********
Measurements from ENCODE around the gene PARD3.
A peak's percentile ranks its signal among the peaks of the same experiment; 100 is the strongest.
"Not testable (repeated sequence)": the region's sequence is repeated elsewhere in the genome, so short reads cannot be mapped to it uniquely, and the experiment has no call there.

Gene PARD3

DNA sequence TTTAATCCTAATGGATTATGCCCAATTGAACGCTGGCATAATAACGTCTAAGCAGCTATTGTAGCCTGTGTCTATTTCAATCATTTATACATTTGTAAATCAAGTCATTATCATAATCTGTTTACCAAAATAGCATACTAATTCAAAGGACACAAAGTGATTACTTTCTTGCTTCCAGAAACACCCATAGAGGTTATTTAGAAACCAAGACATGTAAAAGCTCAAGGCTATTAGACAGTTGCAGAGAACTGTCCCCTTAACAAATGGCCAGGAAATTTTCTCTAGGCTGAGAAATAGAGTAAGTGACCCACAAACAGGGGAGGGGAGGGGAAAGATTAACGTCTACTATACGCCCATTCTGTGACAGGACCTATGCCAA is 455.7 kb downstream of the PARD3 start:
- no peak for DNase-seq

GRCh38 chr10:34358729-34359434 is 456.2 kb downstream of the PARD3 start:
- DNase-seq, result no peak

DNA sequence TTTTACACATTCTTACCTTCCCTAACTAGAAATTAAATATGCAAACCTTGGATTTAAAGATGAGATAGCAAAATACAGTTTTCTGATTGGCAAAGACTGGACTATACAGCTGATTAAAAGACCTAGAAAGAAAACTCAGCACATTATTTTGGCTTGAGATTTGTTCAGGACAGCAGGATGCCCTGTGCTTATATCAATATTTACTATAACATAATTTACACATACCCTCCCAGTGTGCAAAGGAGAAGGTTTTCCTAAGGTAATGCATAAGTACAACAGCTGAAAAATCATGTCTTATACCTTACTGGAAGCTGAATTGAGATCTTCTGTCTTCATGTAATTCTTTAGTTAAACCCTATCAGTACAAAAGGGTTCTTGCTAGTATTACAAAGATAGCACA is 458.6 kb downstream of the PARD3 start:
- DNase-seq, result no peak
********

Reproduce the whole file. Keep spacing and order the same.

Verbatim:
Measurements from ENCODE around the gene PARD3.
A peak's percentile ranks its signal among the peaks of the same experiment; 100 is the strongest.
"Not testable (repeated sequence)": the region's sequence is repeated elsewhere in the genome, so short reads cannot be mapped to it uniquely, and the experiment has no call there.

Gene PARD3

DNA sequence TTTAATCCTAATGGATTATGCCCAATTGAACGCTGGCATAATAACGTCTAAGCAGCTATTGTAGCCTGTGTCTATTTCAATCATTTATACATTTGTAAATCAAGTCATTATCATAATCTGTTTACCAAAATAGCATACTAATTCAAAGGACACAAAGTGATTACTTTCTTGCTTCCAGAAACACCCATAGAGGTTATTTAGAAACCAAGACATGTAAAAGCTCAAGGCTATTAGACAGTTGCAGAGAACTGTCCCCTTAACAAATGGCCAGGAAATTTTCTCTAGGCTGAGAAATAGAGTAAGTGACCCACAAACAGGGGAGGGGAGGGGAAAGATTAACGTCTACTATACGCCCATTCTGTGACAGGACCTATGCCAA is 455.7 kb downstream of the PARD3 start:
- no peak for DNase-seq

GRCh38 chr10:34358729-34359434 is 456.2 kb downstream of the PARD3 start:
- DNase-seq, result no peak

DNA sequence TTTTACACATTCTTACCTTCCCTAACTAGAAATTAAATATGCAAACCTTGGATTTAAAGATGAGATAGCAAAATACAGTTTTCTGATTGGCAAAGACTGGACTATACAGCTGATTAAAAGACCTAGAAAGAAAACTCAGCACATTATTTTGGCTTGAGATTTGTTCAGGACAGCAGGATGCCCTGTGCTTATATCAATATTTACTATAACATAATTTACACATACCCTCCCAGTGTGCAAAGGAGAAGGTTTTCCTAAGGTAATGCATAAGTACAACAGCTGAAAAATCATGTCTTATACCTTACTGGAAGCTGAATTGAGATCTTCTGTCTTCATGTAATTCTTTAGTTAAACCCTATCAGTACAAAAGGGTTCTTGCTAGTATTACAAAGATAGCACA is 458.6 kb downstream of the PARD3 start:
- DNase-seq, result no peak